Aminul Islam, the former Bangladesh captain, remembers randomly going for a haircut along with Steve Waugh and Gavin Robertson, the former Australia off-spinner, at the hairdressing facility inside the 1998 Commonwealth Games Village in Kuala Lumpur. “They said, ‘hey, let’s go and have our hair cut.’ So all three of us went.”
Alistair Campbell, the former Zimbabwe captain, recalls queuing up at the “old-school” phone booths in the athletes’ cafeteria to request his sponsors for replacement bats after he broke a couple. Former India batsman Amay Khurasiya would wait for refills to arrive as the limited vegetarian options in the round-the-clock cafeteria would get polished off early.
For cricketers used to operating in their own cocooned world of bilateral tours and the odd multi-team, but still single-sport, event, Khurasiya feels the CWG Village atmosphere gave a “slight indication” of what an Olympics Village must feel like. Coming from a land where cricket remains “a religion”, Gagan Khoda, the former India batsman and selector, remembers the sobering experience of watching hundreds of elite athletes from vastly different disciplines train and compete.
Cricket returns to the CWG for the first time at Birmingham 2022 since that maiden appearance in Kuala Lumpur 1998. While 16 men’s teams competed in the one-day format in 1998, with South Africa taking gold, eight women’s teams will play in the T20 version this time. Cricket was part of the 2010 and 2014 Asian Games as well but India did not take part in both, which leaves CWG 1998 as their only major multi-sport event till date.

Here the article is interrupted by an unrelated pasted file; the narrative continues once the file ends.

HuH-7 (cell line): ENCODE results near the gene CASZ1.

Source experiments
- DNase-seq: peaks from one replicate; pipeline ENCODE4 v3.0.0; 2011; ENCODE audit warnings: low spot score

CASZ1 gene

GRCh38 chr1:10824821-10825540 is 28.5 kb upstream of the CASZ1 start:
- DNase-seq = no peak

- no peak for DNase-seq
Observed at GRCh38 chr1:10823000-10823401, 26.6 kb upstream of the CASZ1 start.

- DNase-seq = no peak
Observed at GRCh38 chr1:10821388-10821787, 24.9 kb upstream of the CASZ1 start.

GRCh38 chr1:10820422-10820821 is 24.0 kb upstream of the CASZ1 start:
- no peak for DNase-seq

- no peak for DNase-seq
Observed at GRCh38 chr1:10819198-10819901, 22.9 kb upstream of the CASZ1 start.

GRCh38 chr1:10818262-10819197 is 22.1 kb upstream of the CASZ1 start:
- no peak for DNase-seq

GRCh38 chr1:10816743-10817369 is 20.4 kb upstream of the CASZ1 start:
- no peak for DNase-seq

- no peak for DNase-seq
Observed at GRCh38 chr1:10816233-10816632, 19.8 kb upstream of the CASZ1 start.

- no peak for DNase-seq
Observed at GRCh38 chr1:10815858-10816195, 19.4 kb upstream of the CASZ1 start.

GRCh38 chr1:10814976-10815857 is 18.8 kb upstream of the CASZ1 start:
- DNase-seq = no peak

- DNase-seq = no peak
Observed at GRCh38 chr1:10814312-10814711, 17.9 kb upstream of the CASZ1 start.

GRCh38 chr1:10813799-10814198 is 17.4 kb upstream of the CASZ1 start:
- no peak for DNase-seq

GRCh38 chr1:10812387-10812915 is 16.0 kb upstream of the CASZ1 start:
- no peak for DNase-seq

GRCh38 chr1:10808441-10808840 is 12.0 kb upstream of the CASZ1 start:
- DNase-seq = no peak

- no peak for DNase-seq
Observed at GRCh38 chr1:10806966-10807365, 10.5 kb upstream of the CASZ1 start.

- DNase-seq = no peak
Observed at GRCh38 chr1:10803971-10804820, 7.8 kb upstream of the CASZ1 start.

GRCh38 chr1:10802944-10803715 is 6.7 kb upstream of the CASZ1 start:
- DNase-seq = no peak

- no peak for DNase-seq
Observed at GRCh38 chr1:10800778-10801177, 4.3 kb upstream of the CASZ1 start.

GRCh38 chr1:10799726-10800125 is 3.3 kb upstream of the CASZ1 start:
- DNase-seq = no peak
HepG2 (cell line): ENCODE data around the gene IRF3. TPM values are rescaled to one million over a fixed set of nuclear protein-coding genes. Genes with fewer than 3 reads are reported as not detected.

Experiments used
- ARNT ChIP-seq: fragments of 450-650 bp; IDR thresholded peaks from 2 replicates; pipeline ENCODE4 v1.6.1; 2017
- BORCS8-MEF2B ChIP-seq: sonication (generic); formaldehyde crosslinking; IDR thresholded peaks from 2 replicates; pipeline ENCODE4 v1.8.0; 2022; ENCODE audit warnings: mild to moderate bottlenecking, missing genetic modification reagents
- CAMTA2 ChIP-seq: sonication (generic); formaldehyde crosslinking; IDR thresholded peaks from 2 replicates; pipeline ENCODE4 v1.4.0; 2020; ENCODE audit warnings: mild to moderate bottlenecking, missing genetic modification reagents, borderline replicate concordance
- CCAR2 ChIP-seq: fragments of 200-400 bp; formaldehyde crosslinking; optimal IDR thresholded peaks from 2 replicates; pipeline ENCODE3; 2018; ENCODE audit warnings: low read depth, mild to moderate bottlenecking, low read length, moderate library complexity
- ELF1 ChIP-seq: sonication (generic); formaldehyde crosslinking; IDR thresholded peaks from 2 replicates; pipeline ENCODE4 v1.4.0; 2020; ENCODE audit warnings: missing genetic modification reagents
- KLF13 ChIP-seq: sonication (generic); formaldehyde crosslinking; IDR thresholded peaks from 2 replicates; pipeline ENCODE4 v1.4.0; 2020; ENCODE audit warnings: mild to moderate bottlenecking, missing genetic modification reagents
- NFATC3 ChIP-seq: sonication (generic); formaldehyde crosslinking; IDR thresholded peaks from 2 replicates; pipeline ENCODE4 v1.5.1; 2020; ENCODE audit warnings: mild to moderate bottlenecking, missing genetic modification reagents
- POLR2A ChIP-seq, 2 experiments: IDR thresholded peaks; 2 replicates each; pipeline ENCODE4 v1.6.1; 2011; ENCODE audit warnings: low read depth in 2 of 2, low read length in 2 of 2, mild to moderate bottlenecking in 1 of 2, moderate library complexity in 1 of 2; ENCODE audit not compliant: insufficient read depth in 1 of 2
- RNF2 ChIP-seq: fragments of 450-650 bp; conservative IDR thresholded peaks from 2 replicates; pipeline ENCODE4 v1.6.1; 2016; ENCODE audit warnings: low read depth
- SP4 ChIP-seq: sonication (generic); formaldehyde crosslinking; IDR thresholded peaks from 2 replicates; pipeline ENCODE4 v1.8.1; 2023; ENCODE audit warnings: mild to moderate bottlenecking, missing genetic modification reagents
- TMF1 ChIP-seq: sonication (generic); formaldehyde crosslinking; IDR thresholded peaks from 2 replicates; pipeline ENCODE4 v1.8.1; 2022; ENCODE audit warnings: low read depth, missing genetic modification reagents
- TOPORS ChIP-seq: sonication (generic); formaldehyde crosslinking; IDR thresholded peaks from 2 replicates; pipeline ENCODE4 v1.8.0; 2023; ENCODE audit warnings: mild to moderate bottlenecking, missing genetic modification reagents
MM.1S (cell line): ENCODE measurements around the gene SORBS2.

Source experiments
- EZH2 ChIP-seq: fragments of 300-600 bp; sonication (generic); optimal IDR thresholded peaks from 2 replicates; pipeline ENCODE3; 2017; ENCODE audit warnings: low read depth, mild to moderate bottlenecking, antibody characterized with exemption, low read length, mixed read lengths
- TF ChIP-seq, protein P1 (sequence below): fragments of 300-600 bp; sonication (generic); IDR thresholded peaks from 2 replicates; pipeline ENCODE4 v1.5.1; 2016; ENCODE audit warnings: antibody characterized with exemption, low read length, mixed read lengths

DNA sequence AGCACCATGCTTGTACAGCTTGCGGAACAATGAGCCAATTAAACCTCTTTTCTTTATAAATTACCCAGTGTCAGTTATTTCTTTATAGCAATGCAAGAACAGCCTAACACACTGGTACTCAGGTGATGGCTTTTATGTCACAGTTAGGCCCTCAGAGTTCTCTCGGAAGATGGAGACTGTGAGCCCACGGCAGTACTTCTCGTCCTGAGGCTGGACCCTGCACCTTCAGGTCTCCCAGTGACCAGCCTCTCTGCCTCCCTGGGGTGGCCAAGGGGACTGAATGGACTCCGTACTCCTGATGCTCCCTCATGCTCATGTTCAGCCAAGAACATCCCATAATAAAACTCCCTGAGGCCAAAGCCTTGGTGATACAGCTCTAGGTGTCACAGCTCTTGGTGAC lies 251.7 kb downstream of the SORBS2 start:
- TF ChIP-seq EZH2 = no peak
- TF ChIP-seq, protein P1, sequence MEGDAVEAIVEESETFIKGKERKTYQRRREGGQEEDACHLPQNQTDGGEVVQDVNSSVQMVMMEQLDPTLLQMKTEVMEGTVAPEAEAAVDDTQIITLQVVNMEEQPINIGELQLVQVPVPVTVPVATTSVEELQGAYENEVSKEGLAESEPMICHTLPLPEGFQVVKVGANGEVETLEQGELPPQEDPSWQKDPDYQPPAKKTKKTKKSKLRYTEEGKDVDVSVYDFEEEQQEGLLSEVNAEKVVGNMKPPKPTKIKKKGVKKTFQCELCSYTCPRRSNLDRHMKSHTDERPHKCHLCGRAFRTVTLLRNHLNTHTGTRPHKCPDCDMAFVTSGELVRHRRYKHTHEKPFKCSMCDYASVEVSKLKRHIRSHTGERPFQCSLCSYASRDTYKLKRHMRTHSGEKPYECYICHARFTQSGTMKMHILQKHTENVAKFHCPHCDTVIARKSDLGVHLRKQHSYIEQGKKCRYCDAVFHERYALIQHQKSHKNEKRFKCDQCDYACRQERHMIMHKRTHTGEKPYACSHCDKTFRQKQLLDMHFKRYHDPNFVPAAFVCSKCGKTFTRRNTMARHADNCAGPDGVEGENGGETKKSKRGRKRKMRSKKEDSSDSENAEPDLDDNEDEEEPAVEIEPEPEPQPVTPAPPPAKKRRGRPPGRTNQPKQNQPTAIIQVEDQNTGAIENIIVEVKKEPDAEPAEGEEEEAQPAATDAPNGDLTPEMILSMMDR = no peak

The Kuala Lumpur Village was a great leveller for the cricketers; among the biggest stars of the game, such as Sachin Tendulkar, the Waugh brothers and Curtly Ambrose, were “not that important here,” as Aminul says. “The swimmers and athletes were a much bigger attraction.”
Starstruck by sprinters, swimmers
Campbell says he was starstruck initially. “You saw the people who you had watched only on TV – the sprinters, the swimmers, so it was peculiar from that perspective,” Campbell says. “You would walk past a big name and go, ‘hey, that is so-and-so,’ or ‘isn’t he the 400m record holder?’ and so on.
“A lot of us in the Zimbabwe team were avid watchers of other sports. We knew the faces, knew what they did, particularly in athletics. And the ability to hop on to a bus and go anywhere, from aquatics to athletics to hockey, was a huge eye-opener. Any spare opportunity, we would grab a bus and go watch the heats and cheer on the few Zimbabweans who were also competing.”
Found my jacket from the Kuala Lumpur Commonwealth Games in 1998. One of the few occasions we weren’t good enough in a big tournament, South Africa outplayed us in the gold medal game. pic.twitter.com/8Mh6jJ1XP3
It wasn’t that the cricketers would go absolutely unrecognised. “A South African swimmer was very excited that cricket was in the Commonwealth Games and his heroes like (Shaun) Pollock, (Makhaya) Ntini, (Mark) Boucher, (Jacques) Kallis were all there, and they won gold also,” says Aminul, who would make 145 against India in Bangladesh’s maiden Test match two years later.
Still, cricket was a novelty for many at CWG 1998, and Campbell would end up explaining the basics to other athletes over dinner. “A lot of the guys there weren’t sure about what this game was and how it is played. Some wanted explanations on the laws and what not,” says Campbell.
Cuisines and conversations
For Khurasiya and Khoda, the conversations over meals with the other athletes were memorable. “It was a world full of beautiful sports, beautiful athletes and beautiful people. People would start biking or training at 5 in the morning. The commitment levels were unbelievably high. It was something to sit with such people and have your meal,” says Khurasiya.